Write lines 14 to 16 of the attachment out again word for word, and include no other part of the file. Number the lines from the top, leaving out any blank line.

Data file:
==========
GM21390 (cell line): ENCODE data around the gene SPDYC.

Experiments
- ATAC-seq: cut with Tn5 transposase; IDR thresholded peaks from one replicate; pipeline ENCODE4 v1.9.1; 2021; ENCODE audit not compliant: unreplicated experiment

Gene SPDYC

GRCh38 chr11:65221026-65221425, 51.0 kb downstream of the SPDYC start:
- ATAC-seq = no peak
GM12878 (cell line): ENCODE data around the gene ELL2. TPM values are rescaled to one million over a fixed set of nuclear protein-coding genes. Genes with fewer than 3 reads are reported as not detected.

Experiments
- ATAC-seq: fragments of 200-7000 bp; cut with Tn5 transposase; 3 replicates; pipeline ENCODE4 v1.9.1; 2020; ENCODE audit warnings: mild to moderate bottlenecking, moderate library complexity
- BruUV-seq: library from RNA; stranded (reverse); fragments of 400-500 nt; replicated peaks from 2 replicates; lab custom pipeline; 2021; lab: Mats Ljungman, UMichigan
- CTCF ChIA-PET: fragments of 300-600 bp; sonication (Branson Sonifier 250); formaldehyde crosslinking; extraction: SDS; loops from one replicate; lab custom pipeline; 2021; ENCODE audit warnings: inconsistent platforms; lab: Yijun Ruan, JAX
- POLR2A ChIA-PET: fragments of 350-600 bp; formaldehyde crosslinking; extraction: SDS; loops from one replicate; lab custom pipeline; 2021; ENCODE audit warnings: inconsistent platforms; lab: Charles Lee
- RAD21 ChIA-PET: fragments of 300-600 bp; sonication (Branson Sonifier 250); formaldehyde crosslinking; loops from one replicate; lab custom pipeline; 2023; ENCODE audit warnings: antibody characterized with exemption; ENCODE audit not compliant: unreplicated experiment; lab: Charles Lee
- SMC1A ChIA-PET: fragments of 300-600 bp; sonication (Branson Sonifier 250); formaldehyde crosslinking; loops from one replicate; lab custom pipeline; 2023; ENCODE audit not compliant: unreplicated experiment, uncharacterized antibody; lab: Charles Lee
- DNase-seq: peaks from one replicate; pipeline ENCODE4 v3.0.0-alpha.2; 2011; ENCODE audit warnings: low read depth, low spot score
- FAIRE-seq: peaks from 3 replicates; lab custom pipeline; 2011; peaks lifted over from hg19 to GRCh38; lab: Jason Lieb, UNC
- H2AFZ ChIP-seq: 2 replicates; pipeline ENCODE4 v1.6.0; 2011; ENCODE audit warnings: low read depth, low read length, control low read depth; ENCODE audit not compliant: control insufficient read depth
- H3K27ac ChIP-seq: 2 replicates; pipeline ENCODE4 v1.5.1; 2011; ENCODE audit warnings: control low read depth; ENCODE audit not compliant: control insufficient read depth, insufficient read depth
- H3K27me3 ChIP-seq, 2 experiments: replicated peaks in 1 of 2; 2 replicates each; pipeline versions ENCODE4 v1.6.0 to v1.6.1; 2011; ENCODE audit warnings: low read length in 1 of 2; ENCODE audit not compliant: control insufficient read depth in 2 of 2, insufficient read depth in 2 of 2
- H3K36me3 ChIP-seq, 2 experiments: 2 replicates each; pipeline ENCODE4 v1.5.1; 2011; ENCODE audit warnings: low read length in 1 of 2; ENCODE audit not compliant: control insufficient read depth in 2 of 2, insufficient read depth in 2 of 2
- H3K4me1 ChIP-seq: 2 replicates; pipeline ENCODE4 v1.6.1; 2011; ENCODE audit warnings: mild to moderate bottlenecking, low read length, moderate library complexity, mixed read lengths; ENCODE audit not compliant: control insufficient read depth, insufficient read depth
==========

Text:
- SMC1A ChIA-PET: fragments of 300-600 bp; sonication (Branson Sonifier 250); formaldehyde crosslinking; loops from one replicate; lab custom pipeline; 2023; ENCODE audit not compliant: unreplicated experiment, uncharacterized antibody; lab: Charles Lee
- DNase-seq: peaks from one replicate; pipeline ENCODE4 v3.0.0-alpha.2; 2011; ENCODE audit warnings: low read depth, low spot score
- FAIRE-seq: peaks from 3 replicates; lab custom pipeline; 2011; peaks lifted over from hg19 to GRCh38; lab: Jason Lieb, UNC